Whaddaya want?


#11

It has been fifty years or more since Israel was founded. If they cannot support themselves now, they probably will never be able to.

I am in favor of cutting off all foreign aid to Israel.


#12

[quote=“marky”]It has been fifty years or more since Israel was founded. If they cannot support themselves now, they probably will never be able to.

I am in favor of cutting off all foreign aid to Israel.[/quote]

And so, should we cut off all aid to any nation established 50 years ago, or is there some other year mark, or are there any other qualifications for receiving US aid?

How would this work?


#13

[quote=“Vincent”]

Come to think of it, perhaps the United States is only a democracy for its Jews.[/quote]

Should I laugh? Cry?


#14

That is simply ridiculously incorrect. The only Arabs in the middle east that have democracy are those who live in Israel. I take it you missed the recent Israeli Supreme Court decision (last week) that affirmed that those Arab political parties in the Israeli government, which reject the notion that Israel has the right to exist, themselves (those Arab parties) are legitimate political parties and are entitled to exist in Israel. Yes?

Speculation. Why?

I’m an “ordinary” American, if by that you mean a non-Jew. And while I wish there wasn’t a need to provide aide to foreign states, there apparently is some need to do so. BTW, for approximately 20 years, a while back, Taiwan and Israel were the recipients of the largest amounts of US aide. Was there a similarly large Taiwanese-American lobby that secured that aide for Taiwan?

Huh?


#15

Vincent: come clean. You dislike them Jews and your entire mindset is filled with this dislike. That’s okay, and it’s a free world. Many people dislike the Jews, although many people also like them.

But you, dear sir, what’s your beef? From all your posts re Jews in America and Jews in the Middle East, you seem like an angry young man who dislikes Jews for some weird reason. What is that reason? Come clean and explain yourself, and then we can read your comments in a better context.

No, you are not an anti-semite, anyone can see that. But you do have some strong issues with them Jews. Explain. Those of us who find the Jews to be no different from any other peoples would love to hear your explanations…


#16

We like to help those who help themselves. The Israelis have a democracy and efficiently use the aid they receive from the US.

If they are so efficient and rich, yet such a small population - why do the need aid and what do they need such a large amount of money for?


#17

[quote=“Rascal”]We like to help those who help themselves. The Israelis have a democracy and efficiently use the aid they receive from the US.

If they are so efficient and rich, yet such a small population - why do the need aid and what do they need such a large amount of money for?[/quote]

Gee, Rascal… could it be due to the fact that Israel has a unique security situation? Could it be that Israel is surrounded by overwhelming numbers of peoples who consider the extermination of Israel their sacred vow?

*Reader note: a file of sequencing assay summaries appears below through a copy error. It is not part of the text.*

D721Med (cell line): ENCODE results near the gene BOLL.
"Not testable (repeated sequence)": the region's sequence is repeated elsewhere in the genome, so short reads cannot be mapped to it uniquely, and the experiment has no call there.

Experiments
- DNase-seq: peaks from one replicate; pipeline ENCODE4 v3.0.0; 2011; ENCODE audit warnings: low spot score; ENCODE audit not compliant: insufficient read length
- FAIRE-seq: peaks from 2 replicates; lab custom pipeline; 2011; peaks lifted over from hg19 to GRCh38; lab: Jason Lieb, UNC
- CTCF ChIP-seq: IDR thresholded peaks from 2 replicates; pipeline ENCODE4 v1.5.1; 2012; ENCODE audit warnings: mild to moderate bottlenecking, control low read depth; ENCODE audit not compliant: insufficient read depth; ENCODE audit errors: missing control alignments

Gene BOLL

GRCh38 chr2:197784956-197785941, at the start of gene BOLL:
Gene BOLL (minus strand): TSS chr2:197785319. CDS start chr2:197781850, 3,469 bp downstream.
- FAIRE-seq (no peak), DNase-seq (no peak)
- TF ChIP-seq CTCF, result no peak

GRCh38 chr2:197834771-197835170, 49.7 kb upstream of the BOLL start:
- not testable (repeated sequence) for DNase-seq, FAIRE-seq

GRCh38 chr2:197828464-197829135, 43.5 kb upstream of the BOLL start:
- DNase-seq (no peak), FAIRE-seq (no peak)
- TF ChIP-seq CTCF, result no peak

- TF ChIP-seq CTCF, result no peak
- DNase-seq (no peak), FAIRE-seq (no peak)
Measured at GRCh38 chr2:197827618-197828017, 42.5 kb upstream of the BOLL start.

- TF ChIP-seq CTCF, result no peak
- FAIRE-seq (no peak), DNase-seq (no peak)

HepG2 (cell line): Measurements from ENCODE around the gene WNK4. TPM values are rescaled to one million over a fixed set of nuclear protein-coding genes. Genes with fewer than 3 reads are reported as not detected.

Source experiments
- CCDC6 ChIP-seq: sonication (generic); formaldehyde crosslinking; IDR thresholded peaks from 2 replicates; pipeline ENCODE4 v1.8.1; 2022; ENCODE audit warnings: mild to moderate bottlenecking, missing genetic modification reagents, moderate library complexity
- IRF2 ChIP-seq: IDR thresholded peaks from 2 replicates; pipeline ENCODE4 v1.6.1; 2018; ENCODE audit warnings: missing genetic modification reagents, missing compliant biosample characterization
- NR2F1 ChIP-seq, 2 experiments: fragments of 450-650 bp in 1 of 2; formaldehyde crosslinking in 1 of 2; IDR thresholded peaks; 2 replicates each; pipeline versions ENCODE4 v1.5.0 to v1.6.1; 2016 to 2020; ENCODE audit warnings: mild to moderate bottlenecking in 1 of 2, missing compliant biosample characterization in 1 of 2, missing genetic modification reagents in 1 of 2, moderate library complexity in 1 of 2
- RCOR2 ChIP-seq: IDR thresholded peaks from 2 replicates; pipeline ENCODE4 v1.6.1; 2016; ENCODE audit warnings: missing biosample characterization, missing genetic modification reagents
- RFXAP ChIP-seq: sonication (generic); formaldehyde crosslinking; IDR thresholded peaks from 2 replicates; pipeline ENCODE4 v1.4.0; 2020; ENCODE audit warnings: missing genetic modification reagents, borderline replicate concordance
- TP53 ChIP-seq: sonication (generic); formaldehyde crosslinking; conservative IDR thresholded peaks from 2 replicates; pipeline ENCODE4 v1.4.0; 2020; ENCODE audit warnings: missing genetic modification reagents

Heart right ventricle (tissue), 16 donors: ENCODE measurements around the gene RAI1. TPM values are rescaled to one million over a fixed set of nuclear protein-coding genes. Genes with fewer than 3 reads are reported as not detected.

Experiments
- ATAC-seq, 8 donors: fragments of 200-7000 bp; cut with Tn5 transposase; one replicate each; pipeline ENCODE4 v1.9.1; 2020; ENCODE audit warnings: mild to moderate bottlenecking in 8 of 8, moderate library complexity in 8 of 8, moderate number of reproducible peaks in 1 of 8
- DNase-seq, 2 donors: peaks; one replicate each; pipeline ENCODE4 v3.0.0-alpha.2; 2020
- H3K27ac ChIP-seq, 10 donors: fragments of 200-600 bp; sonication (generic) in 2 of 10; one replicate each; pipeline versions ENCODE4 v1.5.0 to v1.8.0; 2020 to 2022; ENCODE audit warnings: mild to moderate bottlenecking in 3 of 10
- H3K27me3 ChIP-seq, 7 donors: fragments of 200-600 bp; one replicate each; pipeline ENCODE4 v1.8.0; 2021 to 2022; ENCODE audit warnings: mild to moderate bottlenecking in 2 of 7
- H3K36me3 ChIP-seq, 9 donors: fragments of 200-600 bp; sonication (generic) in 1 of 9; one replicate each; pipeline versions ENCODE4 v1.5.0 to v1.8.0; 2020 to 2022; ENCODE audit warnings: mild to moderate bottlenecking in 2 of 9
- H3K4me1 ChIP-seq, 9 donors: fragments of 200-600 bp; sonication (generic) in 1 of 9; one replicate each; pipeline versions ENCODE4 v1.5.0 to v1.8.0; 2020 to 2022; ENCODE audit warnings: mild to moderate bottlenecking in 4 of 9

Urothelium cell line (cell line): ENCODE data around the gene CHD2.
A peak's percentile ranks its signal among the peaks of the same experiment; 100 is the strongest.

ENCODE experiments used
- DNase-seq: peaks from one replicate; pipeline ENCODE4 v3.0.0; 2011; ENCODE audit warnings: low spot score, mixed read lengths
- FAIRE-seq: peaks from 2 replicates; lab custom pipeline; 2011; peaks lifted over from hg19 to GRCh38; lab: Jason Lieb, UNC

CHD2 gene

In 1948, US President Harry Truman stated:

Would you characterize Israel, subject to constant Palestinian suicide bombers and the history of and currently continued and constant threat of war from its Arab neighbors, a “secure” state?

And “efficient” is a relative term, no?. Sure, Israel has received LOTS of aid, in different packages, from the US… But the Arab states have received aid too… LOTS, from other sources… Israel received more direct aid from the US since World War II than any other country. Between 1949 and 1973, US aid to Israel averaged about US$ 122 million per year, a total of 3.1 billion (and in excess of US 1 billion of that was in the form of loans for military equipment in 1971-73). Prior to 1971, Israel’s total US aid package amounted to only US$ 277 million in military aid, all in the form of loans as credit sales. The bulk of the economic aid was also lent to Israel. In contrast, Arab states received nearly three times as much aid before 1971, $4.4 billion, or $170 million per year. Israel receives virtually all its aid from the US, while Arab nations have received aid from Asia, Eastern Europe, the Soviet Union and the European Community.

Who do you think has used its aid more efficiently?


#18

`She’s my prisoner, you know!’ the Red Knight said.

`Yes, but then I came and rescued her!’ the White Knight replied.

`Well, we must fight for her, then,’ said the Red Knight, as he took up his helmet (which hung from the saddle, and was something the shape of a horse’s head) and put it on.

`You will observe the Rules of Battle, of course?’ the White Knight remarked, putting on his helmet too.

`I always do,’ said the Red Knight, and they began banging away at each other with such fury that Alice got behind a tree to be out of the way of the blows.

I wonder, now, what the Rules of Battle are,' she said to herself, as she watched the fight, timidly peeping out from her hiding-place.One Rule seems to be, that if one Knight hits the other, he knocks him off his horse; and, if he misses, he tumbles off himself – and another Rule seems to be that they hold their clubs with their arms, as if they were Punch and Judy – What a noise they make when they tumble! Just like a whole set of fire-irons falling into the fender! And how quiet the horses are! They let them get on and off them just as if they were tables!’

Another Rule of Battle, that Alice had not noticed, seemed to be that they always fell on their heads; and the battle ended with their both falling off in this way, side by side. When they got up again, they shook hands, and then the Red Knight mounted and galloped off.

`It was a glorious victory, wasn’t it?’ said the White Knight, as he came up panting.


#19

Seig Heil!

:unamused:

Vincent always does add a splash of humor to these forums. I guess.


#20

So, you are against any group that would act similarly? Banding together within a “foreign” land, trying to protect their own values and way of life via the well-known nefarious practices of VOTING, FUND-RAISING, and NETWORKING.

I take it then that you will be speaking out against similar “enclaves” such as San Francisco’s Chinatown and Taipei’s Tien mu?